“Sometimes, more often times than not, people come into your life and you will know right away how special they are and that they were meant to be there. To serve some sort of purpose, help teach you who you really are, or direct you to the path of who you wish to become.
You never know or see them coming but once you lock eyes with them, get to know them, or share in their light, you realize that every moment spent with them that they will affect your life in some unique and profound way.” ~Angela Heppner, via @wisdomalacarte on Twitter
I love what Dr. Heppner wrote in those above lines! I love how people come in and out of our lives just when they are needed, or just when we are capable of recognizing them and having a relationship with them.
There are people whom I’ve let go of over the years. You have people like that, too, of course. Not that you don’t like those people anymore, necessarily, but just that you’ve learned to draw boundries, or perhaps you’ve outgrown each other in various areas of life. I’ve done that, too. People who are negative, who want to hold us back, or with whom we can’t be ourselves, are better let go of, in my opinion. Life is too short for that! Nurture the blessed, loving relationships. Be kind to the other friends, but let them go if they are draining you. It’s ok to do that.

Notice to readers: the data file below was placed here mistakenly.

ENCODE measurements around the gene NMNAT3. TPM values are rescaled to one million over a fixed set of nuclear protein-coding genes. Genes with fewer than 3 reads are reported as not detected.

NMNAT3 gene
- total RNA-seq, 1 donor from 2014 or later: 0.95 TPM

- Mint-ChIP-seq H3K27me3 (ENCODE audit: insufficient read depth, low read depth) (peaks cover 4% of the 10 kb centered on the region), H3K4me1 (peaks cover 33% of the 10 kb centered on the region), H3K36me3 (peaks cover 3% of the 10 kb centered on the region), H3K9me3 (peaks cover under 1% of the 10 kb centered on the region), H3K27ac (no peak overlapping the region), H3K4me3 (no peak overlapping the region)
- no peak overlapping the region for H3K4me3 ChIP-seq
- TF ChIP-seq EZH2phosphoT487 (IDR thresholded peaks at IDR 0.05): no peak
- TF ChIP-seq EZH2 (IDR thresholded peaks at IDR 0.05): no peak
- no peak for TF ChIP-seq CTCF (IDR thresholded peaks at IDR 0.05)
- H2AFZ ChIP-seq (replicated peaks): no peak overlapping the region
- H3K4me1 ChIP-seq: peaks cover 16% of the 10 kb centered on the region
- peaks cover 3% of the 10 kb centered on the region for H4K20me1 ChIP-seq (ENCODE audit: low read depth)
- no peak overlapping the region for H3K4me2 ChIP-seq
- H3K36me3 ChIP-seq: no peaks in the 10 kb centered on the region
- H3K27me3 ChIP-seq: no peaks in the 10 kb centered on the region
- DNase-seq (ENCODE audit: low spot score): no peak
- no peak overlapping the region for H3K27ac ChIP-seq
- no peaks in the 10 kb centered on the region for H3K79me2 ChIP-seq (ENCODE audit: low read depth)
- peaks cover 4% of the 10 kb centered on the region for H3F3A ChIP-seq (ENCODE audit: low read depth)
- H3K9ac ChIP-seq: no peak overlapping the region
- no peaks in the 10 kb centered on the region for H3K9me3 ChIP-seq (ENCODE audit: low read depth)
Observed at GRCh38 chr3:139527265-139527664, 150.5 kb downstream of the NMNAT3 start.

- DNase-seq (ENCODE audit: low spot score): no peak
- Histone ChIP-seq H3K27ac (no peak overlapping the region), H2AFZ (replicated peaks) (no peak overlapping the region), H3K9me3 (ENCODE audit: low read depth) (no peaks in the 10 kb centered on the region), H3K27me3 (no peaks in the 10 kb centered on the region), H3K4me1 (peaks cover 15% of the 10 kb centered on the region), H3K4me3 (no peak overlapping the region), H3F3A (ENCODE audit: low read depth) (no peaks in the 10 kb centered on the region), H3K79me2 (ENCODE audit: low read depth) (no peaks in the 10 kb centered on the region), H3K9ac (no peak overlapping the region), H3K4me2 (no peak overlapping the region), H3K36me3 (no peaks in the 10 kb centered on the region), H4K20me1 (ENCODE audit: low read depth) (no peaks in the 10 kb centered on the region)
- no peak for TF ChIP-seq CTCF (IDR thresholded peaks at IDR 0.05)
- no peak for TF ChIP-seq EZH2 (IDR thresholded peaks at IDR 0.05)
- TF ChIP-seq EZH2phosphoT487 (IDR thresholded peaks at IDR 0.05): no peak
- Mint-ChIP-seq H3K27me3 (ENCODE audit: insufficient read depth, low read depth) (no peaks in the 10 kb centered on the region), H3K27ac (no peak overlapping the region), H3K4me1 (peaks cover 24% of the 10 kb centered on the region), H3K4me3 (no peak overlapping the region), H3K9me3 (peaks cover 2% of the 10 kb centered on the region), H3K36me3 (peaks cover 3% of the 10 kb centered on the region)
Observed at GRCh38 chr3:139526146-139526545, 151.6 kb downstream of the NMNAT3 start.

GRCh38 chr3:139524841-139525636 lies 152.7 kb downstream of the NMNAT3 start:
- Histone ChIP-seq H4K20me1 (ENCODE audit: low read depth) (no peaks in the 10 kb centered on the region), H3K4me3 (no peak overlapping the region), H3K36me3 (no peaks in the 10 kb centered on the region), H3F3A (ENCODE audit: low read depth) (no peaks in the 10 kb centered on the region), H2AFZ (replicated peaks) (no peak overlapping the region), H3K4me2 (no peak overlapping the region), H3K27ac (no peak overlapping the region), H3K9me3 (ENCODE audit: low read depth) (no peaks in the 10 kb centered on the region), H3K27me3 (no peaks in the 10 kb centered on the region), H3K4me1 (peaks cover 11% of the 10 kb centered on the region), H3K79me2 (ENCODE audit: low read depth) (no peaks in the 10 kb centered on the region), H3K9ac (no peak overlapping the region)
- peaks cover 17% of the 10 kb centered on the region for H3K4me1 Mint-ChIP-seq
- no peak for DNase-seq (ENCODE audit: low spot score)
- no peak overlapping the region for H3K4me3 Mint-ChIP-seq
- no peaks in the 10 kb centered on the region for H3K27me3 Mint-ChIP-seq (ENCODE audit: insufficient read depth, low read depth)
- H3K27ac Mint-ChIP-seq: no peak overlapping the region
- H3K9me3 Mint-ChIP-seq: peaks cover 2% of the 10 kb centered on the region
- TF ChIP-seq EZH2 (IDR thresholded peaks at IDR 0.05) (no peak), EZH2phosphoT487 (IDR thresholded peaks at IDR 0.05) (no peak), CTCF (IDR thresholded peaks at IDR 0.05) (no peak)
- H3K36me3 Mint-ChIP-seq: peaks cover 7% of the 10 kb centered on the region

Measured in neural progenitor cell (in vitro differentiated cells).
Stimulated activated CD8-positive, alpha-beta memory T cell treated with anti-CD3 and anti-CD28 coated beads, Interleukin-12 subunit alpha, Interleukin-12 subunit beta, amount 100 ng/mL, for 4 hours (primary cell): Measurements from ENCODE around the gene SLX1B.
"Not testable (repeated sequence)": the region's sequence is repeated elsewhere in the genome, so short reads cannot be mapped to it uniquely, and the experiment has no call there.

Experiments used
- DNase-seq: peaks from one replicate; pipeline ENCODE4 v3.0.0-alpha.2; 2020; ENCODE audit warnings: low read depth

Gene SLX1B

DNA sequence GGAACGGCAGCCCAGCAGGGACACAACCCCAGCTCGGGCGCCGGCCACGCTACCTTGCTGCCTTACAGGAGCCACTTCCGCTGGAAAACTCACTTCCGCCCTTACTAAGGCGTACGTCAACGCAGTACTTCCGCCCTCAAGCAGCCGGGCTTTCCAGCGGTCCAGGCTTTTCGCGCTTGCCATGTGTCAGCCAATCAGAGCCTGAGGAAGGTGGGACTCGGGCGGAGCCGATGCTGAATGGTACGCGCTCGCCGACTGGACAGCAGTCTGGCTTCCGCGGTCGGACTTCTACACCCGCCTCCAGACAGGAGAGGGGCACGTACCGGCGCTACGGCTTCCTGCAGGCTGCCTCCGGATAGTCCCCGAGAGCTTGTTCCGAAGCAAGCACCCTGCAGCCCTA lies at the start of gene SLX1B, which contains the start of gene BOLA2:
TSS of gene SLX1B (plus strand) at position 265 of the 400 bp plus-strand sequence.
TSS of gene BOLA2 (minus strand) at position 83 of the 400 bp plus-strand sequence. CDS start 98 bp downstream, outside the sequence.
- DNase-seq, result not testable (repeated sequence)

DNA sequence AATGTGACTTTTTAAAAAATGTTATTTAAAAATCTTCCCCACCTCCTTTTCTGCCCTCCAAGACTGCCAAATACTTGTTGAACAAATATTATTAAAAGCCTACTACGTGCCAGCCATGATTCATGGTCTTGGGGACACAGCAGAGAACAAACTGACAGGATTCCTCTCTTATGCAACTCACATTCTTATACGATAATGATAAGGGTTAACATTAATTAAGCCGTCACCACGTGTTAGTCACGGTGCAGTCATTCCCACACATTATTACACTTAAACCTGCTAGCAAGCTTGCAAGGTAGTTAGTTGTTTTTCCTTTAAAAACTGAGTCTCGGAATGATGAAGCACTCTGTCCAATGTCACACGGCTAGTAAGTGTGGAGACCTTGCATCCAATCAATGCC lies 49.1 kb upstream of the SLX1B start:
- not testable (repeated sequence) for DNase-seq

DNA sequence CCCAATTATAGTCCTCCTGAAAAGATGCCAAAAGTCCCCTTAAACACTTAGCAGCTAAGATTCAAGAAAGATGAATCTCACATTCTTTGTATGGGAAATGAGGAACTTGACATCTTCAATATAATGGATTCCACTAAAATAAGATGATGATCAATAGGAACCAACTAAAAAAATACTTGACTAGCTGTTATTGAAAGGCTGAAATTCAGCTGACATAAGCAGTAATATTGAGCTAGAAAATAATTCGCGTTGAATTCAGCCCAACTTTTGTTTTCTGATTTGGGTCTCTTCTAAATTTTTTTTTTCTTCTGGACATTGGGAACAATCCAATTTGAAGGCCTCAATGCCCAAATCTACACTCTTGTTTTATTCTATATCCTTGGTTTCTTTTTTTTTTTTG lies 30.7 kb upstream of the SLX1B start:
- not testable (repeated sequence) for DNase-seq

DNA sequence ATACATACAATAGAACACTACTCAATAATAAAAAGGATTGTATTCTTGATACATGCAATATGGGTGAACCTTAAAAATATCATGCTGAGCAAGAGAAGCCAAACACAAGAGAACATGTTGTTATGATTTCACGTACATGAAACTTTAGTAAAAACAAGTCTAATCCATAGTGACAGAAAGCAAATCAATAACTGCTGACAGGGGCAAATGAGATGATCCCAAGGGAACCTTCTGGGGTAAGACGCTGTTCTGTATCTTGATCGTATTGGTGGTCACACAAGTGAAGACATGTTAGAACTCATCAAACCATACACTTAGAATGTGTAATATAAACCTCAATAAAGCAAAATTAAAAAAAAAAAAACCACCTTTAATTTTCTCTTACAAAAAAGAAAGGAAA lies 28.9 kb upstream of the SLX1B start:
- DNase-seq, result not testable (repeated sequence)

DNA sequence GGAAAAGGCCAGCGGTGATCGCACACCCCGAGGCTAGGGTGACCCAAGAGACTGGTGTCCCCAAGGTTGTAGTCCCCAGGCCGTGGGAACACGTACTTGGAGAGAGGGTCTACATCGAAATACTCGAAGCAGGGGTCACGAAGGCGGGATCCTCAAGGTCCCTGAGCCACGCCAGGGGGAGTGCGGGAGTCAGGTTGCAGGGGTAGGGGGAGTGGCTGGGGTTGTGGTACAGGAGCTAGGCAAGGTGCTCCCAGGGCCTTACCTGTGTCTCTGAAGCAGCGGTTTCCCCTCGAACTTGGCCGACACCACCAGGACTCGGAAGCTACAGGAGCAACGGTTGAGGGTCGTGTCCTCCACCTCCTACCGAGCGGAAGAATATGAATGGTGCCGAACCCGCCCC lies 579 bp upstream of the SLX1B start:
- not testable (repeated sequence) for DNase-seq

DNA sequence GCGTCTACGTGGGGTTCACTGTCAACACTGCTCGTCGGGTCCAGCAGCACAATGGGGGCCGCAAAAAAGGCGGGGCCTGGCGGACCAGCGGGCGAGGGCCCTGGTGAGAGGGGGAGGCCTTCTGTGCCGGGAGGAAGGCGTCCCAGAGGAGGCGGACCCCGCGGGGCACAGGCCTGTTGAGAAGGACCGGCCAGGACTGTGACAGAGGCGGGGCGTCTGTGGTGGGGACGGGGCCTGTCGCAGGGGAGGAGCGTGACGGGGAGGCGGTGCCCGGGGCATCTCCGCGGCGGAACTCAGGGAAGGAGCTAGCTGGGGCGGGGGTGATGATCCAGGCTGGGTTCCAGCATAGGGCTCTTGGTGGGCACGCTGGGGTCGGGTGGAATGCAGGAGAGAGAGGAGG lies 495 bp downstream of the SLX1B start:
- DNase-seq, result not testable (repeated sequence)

I am always happy to meet new people; I love to find out about them and hear what they like to do or have to share. It’s fun when you “click’ with a new friend and feel as if you’ve known them for years. It feels as if you could say almost anything to him or her and trust that your thoughts wouldn’t be ridiculed or judged. A word of advice can be taken from them pretty easily, because you know they love you no matter what. Mother Teresa said, “Honesty and frankness make you vulnerable. Be honest and frank anyway.” I feel safe risking this with my friends.
I like this quote from Kahlil Gibran: “Your friend is your needs answered. He is your field which you sow with love.” I believe God allows people into our lives to teach us how to love, how to give of ourselves, and how to be open. Sometimes our tendency is to shield ourselves for fear of being hurt, so we hide our true selves from others. It’s so amazing to have at least one friend with whom we can be ourselves. When we are comfortable doing that, we learn to be more merciful to others, and able to share from the heart with them when they are feeling hurt or vulnerable.
Emily Dickinson is one of my favorite poets. She was close to her family, but wasn’t at all what you’d call a social butterfly. On the contrary, she is reputed to have been a recluse. She spent most of her adulthood writing poetry and letters in her bedroom, seldom venturing out of the house. Even in the confines of her room,though, she found friendship. She had relationships. She spent time writing letters to these friends, and I personally believe she’d have loved blogging and Twitter. 😉
She did see her friends in person occasionally, allowing herself brief visits, and said the following to one of them: “I found it a shelter to speak to you.” Such a simple statement, but I understand what she meant. A shelter. God is our shelter, and He gives us friends to shelter us, too. I love that kind of protection.
Oh, the comfort – the inexpressible comfort of feeling safe with a person – having neither to weigh thoughts nor measure words, but pouring them all right out, just as they are, chaff and grain together; certain that a faithful hand will take and sift them, keep what is worth keeping, and then with the breath of kindness blow the rest away. ~Dinah Craik, A Life for a Life, 1859